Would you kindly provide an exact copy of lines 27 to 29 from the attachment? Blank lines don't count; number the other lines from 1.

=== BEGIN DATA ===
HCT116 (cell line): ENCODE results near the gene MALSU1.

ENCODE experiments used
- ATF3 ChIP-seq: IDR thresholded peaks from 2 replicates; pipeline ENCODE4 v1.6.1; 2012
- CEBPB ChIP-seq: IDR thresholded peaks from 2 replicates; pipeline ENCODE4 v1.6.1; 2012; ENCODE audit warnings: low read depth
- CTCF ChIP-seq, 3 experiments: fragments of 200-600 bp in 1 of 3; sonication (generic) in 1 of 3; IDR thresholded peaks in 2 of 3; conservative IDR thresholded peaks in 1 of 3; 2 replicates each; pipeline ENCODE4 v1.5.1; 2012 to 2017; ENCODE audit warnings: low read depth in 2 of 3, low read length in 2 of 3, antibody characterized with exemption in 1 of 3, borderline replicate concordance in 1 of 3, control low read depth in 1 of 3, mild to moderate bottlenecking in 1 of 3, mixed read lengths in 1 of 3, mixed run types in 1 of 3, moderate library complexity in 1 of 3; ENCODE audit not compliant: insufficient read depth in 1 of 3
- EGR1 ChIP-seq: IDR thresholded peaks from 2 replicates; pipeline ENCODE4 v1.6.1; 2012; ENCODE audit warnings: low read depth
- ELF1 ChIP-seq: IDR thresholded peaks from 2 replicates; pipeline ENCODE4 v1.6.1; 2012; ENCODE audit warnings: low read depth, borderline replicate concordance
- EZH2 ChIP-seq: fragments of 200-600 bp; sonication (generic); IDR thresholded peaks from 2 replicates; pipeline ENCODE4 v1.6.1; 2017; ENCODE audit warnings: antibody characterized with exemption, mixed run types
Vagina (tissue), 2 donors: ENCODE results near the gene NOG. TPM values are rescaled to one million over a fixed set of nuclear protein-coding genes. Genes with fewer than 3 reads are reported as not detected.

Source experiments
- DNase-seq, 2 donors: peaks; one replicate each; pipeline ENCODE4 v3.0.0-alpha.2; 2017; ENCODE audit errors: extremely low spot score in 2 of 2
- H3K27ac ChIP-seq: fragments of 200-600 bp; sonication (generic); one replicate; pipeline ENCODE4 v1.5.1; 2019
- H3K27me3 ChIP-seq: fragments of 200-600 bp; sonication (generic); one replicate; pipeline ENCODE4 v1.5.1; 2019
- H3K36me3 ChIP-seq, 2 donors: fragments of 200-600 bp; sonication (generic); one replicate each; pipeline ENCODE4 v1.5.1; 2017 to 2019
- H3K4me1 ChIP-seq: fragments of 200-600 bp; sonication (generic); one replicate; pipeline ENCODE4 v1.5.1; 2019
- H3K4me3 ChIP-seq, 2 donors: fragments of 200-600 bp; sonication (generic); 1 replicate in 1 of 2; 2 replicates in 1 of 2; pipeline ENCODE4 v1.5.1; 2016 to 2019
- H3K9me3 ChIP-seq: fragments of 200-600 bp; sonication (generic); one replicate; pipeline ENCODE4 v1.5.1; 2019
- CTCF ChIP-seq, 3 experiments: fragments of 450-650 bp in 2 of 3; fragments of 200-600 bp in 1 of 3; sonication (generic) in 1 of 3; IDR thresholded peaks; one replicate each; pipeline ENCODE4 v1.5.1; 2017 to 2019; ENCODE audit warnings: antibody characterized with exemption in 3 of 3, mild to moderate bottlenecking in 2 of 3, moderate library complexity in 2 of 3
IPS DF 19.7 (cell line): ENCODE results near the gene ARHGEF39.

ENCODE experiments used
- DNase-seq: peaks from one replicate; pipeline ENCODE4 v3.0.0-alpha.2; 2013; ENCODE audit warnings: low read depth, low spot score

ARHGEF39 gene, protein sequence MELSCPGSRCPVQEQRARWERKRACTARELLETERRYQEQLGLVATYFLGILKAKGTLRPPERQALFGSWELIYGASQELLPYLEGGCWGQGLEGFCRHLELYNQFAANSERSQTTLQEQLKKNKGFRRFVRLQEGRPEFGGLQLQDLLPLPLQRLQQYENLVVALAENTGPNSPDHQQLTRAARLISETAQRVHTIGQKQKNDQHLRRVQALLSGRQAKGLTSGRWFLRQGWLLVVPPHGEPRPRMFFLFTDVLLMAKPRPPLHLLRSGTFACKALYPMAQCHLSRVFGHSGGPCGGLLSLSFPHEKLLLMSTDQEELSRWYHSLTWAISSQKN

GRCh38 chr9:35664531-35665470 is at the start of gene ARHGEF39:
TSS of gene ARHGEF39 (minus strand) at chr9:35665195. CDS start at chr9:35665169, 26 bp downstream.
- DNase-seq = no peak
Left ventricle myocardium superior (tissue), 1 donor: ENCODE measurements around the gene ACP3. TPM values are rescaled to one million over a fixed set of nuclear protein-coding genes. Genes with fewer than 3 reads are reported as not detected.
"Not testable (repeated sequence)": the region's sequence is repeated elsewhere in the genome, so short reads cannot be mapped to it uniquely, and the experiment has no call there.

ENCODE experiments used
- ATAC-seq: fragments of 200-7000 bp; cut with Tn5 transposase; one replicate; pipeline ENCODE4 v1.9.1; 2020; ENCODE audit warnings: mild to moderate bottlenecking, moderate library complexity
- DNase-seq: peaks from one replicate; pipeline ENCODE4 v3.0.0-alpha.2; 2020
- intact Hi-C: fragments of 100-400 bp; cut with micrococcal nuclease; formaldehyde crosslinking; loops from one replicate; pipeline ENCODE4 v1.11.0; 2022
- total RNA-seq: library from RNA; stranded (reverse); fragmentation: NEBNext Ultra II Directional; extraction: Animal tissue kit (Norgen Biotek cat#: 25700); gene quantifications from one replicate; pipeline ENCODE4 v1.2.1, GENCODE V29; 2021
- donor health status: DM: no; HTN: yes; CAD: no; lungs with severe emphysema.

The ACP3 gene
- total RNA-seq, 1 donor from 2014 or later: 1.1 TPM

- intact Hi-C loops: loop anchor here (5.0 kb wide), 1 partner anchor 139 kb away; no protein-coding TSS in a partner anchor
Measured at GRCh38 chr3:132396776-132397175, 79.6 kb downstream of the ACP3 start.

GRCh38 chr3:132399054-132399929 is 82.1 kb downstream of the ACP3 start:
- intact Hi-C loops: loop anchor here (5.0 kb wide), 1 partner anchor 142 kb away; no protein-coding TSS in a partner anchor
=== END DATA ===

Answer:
"Not testable (repeated sequence)": the region's sequence is repeated elsewhere in the genome, so short reads cannot be mapped to it uniquely, and the experiment has no call there.

ENCODE experiments used
- ATAC-seq: fragments of 200-7000 bp; cut with Tn5 transposase; one replicate; pipeline ENCODE4 v1.9.1; 2020; ENCODE audit warnings: mild to moderate bottlenecking, moderate library complexity